In order to expedite the divorce proceedings or simply because of missing information, one or both parties may guess at the value of an asset. These guesses may be informed or not. Assume, for example, that the husband has no idea what the table is worth; thinks arguing about it is ridiculous; and estimates its value at 50% of the purchase price, or $4,000. Caution: an “estimate” by an uninformed or adversely motivated party may be, at best, a fiction or, at worst, a tool of vengeance.
“Synergistic value” refers to the fact that an asset may have value to a particular buyer. This means that one buyer is willing to pay more for something than anyone else because it provides him or her with an economic advantage. (Compare this with “fair market value,” which considers the value of an item to a hypothetical buyer.) For example, assume that there are two competing companies in the same town. Company Alpha is willing to pay more for Company Beta than anybody else because owning both companies will eliminate all competition, giving Company Alpha a monopoly. In our divorce example, assume that the table was part of the dining room set of a famous movie star who died under mysterious circumstances at the table. Assume also that a collector has all of the chairs and other pieces of the dining room set, but not the table. The collector knows that if he can complete the set, his collection will skyrocket in value. Therefore, he is willing to pay more for the table than anybody else, say $25,000.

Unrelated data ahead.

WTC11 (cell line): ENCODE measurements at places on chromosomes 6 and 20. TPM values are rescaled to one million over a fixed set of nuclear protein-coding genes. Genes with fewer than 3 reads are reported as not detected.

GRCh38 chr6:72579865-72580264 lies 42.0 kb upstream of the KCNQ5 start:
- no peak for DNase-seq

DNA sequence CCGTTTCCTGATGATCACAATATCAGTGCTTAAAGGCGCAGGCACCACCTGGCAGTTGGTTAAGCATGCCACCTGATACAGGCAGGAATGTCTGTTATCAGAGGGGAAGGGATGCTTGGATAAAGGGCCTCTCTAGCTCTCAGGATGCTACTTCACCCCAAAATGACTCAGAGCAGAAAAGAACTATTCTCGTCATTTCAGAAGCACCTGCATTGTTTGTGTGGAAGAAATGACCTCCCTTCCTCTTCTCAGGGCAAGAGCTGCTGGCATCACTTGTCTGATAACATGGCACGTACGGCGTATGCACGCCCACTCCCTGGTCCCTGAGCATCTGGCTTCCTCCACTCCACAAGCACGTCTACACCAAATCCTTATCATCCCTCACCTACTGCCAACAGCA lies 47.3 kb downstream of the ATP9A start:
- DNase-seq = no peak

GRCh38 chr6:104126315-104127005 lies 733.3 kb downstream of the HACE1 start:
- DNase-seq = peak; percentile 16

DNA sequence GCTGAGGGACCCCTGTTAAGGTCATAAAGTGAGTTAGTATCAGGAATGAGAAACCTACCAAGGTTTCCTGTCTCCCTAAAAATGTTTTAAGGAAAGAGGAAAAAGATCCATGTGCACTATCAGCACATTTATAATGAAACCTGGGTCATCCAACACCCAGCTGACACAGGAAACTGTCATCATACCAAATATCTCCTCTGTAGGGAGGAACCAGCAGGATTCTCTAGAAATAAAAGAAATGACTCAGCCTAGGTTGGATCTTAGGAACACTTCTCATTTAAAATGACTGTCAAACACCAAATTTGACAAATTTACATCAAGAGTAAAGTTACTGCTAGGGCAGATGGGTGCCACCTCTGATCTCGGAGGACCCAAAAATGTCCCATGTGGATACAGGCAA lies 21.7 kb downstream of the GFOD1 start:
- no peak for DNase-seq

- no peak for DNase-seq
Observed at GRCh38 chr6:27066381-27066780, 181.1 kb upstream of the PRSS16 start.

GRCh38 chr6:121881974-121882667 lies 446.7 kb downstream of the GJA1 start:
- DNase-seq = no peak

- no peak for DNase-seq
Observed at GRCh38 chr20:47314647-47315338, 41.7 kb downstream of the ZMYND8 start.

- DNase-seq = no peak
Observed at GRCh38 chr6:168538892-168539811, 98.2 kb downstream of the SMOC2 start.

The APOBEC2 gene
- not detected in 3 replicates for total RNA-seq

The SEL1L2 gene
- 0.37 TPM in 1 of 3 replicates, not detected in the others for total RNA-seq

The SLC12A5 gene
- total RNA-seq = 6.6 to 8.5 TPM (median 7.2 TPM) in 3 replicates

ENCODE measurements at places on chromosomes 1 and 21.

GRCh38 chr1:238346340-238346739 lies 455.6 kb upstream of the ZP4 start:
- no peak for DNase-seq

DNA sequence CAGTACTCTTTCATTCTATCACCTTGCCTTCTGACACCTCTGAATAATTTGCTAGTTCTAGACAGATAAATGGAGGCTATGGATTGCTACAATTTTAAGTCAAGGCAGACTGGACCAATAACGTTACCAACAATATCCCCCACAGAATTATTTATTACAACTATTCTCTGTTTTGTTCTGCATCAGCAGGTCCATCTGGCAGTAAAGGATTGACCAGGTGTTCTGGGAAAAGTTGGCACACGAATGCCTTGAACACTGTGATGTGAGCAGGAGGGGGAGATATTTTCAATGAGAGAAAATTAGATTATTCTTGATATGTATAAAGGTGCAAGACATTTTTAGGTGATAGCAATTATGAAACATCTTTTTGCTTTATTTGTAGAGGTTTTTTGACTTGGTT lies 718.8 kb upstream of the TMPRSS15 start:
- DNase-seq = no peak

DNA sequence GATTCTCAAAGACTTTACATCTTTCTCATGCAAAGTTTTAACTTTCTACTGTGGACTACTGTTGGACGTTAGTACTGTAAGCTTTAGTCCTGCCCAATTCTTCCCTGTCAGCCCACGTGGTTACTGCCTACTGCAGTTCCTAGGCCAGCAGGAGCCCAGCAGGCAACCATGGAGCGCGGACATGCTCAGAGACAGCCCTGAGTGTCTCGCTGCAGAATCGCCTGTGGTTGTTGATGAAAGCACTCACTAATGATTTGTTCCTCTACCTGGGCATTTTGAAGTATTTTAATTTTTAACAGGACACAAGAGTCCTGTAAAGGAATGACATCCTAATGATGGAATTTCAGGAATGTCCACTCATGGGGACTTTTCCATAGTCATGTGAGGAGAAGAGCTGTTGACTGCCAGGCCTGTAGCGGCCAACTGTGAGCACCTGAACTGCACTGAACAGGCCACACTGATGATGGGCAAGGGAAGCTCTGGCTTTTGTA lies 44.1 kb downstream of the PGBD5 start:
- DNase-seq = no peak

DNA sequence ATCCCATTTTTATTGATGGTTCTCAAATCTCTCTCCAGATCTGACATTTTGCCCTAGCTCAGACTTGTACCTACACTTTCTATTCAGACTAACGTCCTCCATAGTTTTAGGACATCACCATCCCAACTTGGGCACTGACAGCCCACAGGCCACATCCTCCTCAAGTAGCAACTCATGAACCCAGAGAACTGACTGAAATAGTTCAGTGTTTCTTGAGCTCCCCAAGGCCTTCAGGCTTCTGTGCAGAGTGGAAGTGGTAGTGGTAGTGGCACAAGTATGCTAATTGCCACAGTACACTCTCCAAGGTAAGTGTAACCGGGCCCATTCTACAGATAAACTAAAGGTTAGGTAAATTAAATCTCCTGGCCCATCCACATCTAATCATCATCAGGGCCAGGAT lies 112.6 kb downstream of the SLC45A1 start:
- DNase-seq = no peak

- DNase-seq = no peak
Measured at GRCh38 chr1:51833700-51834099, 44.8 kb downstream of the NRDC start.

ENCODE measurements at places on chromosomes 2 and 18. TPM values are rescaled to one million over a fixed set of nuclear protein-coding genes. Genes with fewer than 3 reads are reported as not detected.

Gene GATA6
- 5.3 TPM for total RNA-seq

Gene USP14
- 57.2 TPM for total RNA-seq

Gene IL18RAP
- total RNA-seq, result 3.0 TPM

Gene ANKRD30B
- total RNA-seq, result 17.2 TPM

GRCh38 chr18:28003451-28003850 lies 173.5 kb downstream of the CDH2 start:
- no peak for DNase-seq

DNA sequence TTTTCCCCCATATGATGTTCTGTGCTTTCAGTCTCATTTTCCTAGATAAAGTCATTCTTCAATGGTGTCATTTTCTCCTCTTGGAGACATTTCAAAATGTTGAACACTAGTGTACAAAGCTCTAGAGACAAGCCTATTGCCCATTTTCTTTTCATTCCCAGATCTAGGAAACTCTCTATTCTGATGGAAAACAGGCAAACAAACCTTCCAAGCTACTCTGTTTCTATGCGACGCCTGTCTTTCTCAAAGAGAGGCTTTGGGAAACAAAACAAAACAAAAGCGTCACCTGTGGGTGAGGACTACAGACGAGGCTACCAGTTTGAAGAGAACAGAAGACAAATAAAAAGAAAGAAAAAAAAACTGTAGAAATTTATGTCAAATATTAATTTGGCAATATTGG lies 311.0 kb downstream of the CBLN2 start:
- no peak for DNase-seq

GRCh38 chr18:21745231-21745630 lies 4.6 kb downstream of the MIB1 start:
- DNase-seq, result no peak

The term “fair value” is normally dependent upon context. It can be used in court and can be a point of law. That is, it is the court’s responsibility to determine what would be a fair value under the circumstances presented. For example, the court might decide that a fair value for the table in our example would be $25,000. That is, in the circumstances of the case, the table should be valued at the price that could be obtained from the collector. Unfortunately, the court may refer to this value as “fair market value” when, in fact, it is a “fair value” or value to the collector or value in the circumstances. It is not fair market value.
Fair value might also refer to a statutorily-defined value. For example, a statute (a law on the books) might indicate that a fair value for a partnership must be determined before a partnership can be dissolved. That fair value may be the fair market value, or whatever the partners feel is fair in the circumstances, or what a judge may believe is fair.
The existence of multiple standards of valuation is an inherent problem in a divorce because it complicates the process of valuing the marital estate. For example, the si-year-old dining room table we have been discussing could have the following values:
|Fair Market Value||$1,000|
|Fair Value||$25,000 (?)|
Understanding the differences between the standards of value and the circumstances under which each standard may be present will allow your divorce lawyer and/or investigator to use balance sheets for analytical purposes, including the summary and division of the marital estate.